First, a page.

The Disability Royal Commission has released its Fifth progress report, covering the period from 1 July to 31 December 2021.
Despite the challenges from COVID-19 limiting face-to-face engagement and travel, the Royal Commission continued to innovate using technology to enable Public hearings, private sessions and engagement activities to continue remotely.
Submissions to the Royal Commission increased during this period with an average of 38 submissions a week, up from 29 a week in the 12 months prior. Some of the highlights of the Royal Commission’s work during this period include:
- The conduct of eight public hearings (including two sets of oral submissions), completion of more than 400 private sessions, while a further 878 submissions were received.
- Community engagement activities under the guidance of Senior Advisor Dr Dinesh Palipana led to a significant increase in submissions from culturally and linguistically diverse people with disability. Close to one third of the submissions received in this period were from culturally and linguistically diverse people.
- The Royal Commission continued to meet with First Nations people with disability and undertook virtual engagements with various community, government and stakeholders across six states and territories.
- The Royal Commission published two Commissioners’ reports on public hearings, five research reports and four Overview of responses to issues papers.
The Royal Commission will present a Final report with findings and recommendations for change to the Governor-General by 29 September 2023.
The Royal Commission’s activities continue to prompt significant changes in legislation, policies and public attitudes. Some of these impacts include:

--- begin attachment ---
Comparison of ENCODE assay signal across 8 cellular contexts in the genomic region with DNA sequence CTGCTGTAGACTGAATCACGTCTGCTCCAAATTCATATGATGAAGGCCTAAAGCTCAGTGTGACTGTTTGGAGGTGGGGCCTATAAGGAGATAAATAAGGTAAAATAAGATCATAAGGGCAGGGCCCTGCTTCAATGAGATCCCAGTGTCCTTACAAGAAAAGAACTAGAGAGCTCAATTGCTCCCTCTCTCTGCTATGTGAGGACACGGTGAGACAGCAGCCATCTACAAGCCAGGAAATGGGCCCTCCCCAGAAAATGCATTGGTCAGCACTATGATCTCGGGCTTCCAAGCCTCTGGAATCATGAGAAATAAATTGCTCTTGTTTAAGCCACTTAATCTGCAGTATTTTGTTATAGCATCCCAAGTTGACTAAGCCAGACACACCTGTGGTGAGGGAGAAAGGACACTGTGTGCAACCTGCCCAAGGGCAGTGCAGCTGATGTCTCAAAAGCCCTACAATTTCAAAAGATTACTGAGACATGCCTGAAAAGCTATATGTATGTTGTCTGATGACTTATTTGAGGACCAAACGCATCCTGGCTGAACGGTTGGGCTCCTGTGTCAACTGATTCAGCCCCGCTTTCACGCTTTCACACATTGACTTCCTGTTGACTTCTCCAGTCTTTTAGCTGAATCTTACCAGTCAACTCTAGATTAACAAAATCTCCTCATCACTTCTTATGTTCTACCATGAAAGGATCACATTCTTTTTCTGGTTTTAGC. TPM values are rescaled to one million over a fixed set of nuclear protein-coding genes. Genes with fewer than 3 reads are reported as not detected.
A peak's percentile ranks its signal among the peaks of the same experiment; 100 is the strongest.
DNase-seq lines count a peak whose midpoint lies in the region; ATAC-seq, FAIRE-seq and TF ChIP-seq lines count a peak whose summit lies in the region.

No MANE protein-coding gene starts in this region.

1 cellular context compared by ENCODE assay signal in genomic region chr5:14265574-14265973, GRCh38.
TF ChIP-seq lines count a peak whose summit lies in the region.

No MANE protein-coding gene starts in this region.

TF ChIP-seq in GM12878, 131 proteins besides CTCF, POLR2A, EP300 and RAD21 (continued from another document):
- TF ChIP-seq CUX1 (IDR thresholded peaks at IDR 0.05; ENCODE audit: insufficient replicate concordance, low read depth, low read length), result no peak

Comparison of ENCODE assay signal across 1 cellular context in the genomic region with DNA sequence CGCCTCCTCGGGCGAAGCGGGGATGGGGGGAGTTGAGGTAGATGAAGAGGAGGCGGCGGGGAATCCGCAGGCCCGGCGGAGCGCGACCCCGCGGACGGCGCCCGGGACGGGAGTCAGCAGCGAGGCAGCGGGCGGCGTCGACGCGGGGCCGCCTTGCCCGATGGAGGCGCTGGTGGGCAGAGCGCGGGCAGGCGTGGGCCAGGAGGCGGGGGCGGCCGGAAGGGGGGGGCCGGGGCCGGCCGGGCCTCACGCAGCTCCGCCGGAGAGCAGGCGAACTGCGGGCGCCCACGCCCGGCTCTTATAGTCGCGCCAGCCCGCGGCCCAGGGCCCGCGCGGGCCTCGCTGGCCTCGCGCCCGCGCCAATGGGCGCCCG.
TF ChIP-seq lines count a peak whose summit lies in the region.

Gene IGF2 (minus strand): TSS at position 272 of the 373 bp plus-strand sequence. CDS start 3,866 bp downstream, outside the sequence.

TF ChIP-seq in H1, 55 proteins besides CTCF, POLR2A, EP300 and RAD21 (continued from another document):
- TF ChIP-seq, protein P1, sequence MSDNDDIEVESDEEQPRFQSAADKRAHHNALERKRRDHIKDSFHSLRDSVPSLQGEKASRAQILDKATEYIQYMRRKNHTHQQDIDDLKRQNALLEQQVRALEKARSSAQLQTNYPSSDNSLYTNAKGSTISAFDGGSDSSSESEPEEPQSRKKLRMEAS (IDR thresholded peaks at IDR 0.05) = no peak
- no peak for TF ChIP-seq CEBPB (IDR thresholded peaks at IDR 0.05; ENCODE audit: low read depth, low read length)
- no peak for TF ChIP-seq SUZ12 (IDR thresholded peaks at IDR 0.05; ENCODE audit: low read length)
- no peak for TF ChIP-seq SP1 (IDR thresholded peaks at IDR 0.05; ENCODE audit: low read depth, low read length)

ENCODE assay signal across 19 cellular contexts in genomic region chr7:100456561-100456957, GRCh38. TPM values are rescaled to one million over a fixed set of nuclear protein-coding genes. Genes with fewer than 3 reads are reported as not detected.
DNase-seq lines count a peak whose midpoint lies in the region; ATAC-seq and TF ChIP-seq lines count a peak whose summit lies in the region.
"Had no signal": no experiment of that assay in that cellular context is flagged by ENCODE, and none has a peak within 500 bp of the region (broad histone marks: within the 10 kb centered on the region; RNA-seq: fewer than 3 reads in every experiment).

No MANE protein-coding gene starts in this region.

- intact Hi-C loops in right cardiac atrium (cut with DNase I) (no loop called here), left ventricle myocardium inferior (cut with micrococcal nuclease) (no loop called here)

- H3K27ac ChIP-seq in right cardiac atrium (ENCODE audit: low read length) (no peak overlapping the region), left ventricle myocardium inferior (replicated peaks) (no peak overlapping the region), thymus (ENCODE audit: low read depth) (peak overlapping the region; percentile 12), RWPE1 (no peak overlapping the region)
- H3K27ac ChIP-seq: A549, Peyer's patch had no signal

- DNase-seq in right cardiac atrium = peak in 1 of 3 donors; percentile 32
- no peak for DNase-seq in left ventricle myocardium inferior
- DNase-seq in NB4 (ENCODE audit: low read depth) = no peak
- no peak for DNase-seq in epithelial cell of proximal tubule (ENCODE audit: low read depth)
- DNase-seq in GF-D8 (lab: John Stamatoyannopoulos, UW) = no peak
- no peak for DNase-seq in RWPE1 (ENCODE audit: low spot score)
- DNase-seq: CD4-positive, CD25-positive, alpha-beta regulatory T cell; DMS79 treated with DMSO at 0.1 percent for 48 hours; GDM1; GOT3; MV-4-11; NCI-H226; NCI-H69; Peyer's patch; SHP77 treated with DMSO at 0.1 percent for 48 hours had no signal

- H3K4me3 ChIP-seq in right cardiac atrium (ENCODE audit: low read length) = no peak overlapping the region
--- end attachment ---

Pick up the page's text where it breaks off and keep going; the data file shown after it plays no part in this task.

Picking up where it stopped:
- the reliance in part on Royal Commission research in the 2021-2022 Women’s Budget Statement to fund prevention and response to violence against women and girls with disability ($9.3 million over three years)
- in October 2021, the Victorian Government announced a $5 million investment to ensure people with disability could be vaccinated before restrictions in that state were eased. This followed the release of the draft Report on Public hearing 12 which proposed the Australian Government use its best efforts to ensure that people with disability and support workers have the opportunity to be vaccinated prior to the easing of restrictions
- the Australian Government accepted six of the seven recommendations (noting one) of the Report on Public hearing 12: The experiences of people with disability in the context of the Australian Government’s approach to the COVID-19 rollout
- in December, the Australian Government published Australia’s Disability Strategy 2021 – 2031. The Strategy is said to be shaped by the Royal Commission’s work to date and cites the Royal Commission’s Interim report, Commissioners’ Reports on Public hearings and research published by the Commission.
The Fifth progress report also highlights the passage through the Australian Parliament of the Royal Commissions Amendment (Protection of Information) Act 2021. This legislation ensures that confidential information provided to the Royal Commission will remain confidential beyond the life of our inquiry, except in extremely limited circumstances.